And in a development that will startle Western observers, it found that the vast majority of mothers believe that saturated fats are good for their child’s health.
The results come from a three-year study of 1,800 children aged between nine and 18. The research took place by the Diabetes Foundation of India (DFI) and its findings were recently accepted by international peer-review journal Annals of Nutrition and Metabolism.
Researchers also learnt that while 19.2% boys and 18.1% girls were either overweight or obese, and a massive 65% of their mothers were in a similar condition. This equates to at least 15m overweight children in India.
Parents no role models
The shocking nature of these figures might well stem from the fact that parents’ awareness levels about diet are low, and many think that their child’s obesity was no more than baby fat, and it would eventually go away, the survey revealed.
Many also consider food healthy as long as it is “hygienically prepared”; and worse, 89.2%, 79.2% and 55.1% respectively believe that refined vegetable oils, ghee and butter are good for health.
While mothers might think they have been setting a good example, the DFI study suggests the opposite: while up to 92% of the kids surveyed said they had more than two snacks a day, almost 64% of mothers indulged the same way.
“This is the first clear survey showing that the knowledge, attitude and practices of mothers influence their children's eating behaviour,” said Dr Anoop Misra, director of the DFI. “Urgent work is therefore required to raise their awareness levels.”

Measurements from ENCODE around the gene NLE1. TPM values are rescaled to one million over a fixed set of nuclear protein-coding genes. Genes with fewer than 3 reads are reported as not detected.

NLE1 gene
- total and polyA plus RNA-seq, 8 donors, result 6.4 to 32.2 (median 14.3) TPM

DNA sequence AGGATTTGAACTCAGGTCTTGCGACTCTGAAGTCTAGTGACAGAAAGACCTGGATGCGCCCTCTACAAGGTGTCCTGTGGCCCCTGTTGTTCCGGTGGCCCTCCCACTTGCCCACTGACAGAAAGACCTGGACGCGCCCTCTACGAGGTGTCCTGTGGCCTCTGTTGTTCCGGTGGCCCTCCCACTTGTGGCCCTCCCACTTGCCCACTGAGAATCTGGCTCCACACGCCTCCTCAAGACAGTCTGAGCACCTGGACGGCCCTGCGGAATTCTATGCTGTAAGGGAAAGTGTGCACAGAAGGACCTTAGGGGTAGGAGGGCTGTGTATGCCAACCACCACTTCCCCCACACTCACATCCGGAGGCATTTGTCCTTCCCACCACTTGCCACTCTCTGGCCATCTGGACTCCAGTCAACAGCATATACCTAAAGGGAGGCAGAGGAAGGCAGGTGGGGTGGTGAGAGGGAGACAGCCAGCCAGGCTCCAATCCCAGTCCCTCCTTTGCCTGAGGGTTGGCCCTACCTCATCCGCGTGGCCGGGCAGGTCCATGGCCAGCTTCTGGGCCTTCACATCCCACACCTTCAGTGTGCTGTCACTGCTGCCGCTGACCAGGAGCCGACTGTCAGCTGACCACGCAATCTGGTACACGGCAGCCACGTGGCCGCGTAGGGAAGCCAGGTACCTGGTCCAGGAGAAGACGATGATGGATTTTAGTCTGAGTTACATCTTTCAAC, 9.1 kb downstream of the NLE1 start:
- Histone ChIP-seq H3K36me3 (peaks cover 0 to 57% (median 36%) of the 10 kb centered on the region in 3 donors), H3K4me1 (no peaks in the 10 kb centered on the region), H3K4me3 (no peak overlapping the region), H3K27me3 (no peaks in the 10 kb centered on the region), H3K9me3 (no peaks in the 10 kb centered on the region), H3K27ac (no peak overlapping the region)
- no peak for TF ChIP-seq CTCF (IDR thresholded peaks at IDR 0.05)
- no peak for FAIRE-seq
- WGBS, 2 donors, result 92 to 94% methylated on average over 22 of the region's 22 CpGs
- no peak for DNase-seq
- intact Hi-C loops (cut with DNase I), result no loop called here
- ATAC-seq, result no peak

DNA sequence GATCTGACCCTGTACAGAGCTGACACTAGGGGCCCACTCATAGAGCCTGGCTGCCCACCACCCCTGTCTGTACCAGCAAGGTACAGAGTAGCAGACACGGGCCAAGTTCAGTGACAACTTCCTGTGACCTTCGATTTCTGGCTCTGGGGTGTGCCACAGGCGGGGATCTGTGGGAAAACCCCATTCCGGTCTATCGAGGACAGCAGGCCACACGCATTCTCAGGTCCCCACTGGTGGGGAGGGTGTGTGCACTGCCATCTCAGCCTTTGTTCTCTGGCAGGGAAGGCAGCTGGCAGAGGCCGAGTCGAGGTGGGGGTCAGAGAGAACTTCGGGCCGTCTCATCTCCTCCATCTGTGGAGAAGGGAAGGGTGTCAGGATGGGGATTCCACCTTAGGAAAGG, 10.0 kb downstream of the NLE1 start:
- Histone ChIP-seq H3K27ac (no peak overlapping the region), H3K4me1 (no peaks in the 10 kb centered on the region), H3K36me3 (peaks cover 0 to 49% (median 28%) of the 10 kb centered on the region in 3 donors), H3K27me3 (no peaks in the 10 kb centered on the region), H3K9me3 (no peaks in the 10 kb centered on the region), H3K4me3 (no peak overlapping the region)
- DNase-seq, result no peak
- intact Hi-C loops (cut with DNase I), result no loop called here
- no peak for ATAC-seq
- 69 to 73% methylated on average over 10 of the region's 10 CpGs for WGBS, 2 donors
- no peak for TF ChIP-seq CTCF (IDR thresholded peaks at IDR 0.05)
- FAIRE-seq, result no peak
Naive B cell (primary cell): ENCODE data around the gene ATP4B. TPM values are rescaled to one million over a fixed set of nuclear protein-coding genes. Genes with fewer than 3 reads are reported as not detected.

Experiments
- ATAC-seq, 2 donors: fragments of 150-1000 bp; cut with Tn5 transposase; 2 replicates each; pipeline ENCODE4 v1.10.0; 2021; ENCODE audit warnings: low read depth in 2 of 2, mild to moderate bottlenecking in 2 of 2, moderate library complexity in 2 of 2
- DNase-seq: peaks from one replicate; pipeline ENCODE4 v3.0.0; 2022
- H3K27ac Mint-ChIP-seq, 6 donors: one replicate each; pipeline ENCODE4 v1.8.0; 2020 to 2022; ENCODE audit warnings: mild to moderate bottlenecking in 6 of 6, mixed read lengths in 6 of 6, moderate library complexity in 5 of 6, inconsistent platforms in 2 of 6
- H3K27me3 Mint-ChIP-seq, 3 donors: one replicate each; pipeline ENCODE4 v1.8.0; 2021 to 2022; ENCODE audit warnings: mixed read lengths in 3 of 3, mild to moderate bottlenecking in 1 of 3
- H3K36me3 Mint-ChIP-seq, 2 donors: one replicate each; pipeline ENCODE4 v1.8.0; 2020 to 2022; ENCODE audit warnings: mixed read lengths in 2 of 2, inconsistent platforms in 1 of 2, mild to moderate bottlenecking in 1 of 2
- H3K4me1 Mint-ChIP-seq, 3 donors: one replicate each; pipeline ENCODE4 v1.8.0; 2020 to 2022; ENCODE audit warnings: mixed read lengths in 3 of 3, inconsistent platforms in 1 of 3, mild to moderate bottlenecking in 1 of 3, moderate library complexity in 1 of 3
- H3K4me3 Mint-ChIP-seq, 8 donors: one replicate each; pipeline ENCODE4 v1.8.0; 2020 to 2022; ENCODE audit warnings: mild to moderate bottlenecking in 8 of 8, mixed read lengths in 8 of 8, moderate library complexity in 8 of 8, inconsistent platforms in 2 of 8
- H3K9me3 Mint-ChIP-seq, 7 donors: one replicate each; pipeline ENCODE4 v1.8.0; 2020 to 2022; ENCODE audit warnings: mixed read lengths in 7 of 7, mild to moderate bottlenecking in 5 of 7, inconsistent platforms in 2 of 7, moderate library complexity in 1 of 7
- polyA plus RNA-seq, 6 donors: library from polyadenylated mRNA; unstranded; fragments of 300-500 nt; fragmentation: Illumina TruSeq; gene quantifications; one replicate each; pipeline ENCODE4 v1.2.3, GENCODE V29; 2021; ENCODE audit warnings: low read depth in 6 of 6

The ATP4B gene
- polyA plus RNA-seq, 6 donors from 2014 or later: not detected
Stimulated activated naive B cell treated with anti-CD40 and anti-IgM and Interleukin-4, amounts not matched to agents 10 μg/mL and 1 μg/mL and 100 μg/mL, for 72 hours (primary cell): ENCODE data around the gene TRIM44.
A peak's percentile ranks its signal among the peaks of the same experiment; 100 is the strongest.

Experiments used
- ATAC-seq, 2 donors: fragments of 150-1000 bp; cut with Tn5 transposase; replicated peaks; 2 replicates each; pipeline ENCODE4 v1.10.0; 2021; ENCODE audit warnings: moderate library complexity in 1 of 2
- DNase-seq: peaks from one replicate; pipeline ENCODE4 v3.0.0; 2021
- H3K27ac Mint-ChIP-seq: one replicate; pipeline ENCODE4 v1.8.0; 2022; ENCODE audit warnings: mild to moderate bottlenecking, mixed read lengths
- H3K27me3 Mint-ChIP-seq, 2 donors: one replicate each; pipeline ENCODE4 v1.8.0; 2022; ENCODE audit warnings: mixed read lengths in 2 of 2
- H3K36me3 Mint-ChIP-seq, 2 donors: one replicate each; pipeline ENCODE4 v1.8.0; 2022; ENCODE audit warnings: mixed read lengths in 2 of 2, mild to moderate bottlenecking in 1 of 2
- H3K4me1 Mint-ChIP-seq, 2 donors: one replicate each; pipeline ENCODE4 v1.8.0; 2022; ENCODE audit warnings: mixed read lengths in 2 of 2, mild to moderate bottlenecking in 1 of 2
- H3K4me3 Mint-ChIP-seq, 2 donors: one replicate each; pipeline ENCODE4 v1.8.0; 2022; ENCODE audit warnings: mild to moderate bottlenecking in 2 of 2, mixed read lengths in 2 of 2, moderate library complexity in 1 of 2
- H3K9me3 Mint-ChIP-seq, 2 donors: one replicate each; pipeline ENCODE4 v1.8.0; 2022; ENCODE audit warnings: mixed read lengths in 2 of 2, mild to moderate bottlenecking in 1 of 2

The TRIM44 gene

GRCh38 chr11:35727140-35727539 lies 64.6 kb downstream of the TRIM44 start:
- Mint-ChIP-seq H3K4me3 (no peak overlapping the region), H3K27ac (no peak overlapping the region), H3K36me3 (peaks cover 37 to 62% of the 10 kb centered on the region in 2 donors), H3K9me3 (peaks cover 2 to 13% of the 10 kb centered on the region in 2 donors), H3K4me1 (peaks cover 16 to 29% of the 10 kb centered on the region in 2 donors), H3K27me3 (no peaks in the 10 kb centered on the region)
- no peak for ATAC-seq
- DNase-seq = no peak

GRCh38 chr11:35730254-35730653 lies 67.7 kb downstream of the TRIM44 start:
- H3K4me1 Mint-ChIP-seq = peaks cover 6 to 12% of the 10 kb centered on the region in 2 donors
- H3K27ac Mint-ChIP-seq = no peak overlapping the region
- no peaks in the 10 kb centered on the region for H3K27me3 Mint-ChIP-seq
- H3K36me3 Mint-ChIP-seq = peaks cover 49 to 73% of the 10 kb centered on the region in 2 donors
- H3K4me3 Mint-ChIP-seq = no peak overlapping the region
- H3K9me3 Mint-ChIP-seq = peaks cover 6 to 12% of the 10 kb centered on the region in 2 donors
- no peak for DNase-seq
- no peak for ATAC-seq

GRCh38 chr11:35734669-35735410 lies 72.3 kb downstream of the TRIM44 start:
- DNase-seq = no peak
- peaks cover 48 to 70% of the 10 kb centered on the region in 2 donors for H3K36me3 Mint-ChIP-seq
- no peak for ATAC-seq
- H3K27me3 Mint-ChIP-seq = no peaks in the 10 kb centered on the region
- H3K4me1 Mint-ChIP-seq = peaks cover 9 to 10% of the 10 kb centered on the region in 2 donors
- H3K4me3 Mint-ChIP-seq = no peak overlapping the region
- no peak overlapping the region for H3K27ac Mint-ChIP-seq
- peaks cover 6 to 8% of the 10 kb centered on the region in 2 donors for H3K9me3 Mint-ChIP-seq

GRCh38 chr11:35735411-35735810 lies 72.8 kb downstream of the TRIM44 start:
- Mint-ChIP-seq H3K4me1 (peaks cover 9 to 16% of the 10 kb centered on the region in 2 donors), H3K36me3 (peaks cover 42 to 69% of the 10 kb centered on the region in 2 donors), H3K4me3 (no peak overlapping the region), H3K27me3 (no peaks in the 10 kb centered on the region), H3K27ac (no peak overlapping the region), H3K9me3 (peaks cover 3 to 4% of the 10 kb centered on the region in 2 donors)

The children were mostly knowledgeable about hypertension, high sugar and heart disease, but high triglycerides was a grey area. In the case of mothers, the ignorance about triglycerides and cancer was 81% and 67%.
Time to act
According to Dr Seema Gulati, chief project officer at the DFI: “Many mothers consider packaged food healthy because it is hygienic, little realising that these often had sweeteners, salts, artificial flavours and preservatives.
"It's time nutritionists targeted this group more intensively to achieve good health results for India."
So what’s in store? More of the same, probably, with over 70% of children unwilling to cut down on their junk food consumption and almost half happy not to take any exercise. Moreover, 66% of children said they were affected by advertising.
On the whole, kids from higher-income, highly educated households were most likely to be obese—quite the opposite of the norm in the West. Those in private schools were the most overweight or obese
But all was not bleak. Of the 300 students attending government-funded schools, only 7.9% of boys and 10% girls were overweight/obese. In contrast, of the remaining 1,500 in private schools, 22.2% of boys and 19.2% of girls were overweight/obese.